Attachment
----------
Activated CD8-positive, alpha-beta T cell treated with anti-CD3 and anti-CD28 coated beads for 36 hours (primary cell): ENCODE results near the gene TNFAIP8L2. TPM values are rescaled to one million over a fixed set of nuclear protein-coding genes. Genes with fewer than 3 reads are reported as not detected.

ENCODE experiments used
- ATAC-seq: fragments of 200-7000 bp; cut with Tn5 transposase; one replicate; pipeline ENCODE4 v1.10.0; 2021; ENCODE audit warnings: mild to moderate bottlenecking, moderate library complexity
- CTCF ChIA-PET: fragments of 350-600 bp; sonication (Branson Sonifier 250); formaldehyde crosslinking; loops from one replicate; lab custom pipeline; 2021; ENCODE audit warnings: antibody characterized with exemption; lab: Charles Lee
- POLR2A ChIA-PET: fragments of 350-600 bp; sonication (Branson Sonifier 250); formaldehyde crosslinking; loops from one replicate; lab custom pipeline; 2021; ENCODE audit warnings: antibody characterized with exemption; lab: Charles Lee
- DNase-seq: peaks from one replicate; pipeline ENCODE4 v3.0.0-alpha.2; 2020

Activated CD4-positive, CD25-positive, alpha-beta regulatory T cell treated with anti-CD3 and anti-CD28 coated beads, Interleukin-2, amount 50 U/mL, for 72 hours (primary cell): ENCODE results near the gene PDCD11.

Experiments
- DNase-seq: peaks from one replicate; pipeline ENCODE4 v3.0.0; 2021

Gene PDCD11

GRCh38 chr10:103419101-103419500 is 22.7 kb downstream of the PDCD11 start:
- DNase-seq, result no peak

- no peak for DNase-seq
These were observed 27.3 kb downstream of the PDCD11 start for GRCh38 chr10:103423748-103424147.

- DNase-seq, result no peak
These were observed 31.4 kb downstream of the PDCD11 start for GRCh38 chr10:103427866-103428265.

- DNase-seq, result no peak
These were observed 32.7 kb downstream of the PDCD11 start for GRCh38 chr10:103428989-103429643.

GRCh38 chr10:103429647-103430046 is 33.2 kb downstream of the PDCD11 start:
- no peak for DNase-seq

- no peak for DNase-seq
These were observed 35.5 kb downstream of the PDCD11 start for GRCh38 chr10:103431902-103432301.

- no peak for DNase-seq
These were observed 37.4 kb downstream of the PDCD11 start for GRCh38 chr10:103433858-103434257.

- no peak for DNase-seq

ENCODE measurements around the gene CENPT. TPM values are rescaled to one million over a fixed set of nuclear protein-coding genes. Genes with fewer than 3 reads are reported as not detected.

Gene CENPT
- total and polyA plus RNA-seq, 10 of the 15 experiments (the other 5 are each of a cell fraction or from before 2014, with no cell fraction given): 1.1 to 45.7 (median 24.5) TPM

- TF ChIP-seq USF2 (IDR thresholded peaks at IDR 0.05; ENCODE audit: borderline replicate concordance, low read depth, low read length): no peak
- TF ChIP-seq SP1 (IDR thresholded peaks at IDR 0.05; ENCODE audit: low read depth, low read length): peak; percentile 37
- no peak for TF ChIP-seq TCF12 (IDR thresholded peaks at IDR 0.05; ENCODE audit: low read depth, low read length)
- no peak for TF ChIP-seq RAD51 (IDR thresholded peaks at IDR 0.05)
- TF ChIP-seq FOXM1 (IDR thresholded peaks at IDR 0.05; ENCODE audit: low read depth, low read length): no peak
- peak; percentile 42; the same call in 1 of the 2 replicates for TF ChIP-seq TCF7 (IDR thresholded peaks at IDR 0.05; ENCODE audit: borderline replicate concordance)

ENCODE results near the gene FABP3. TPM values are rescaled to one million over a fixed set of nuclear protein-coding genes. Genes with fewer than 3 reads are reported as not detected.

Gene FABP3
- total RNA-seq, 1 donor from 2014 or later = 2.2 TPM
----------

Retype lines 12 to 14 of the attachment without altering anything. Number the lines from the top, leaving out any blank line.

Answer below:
- DNase-seq, result no peak

- no peak for DNase-seq
These were observed 27.3 kb downstream of the PDCD11 start for GRCh38 chr10:103423748-103424147.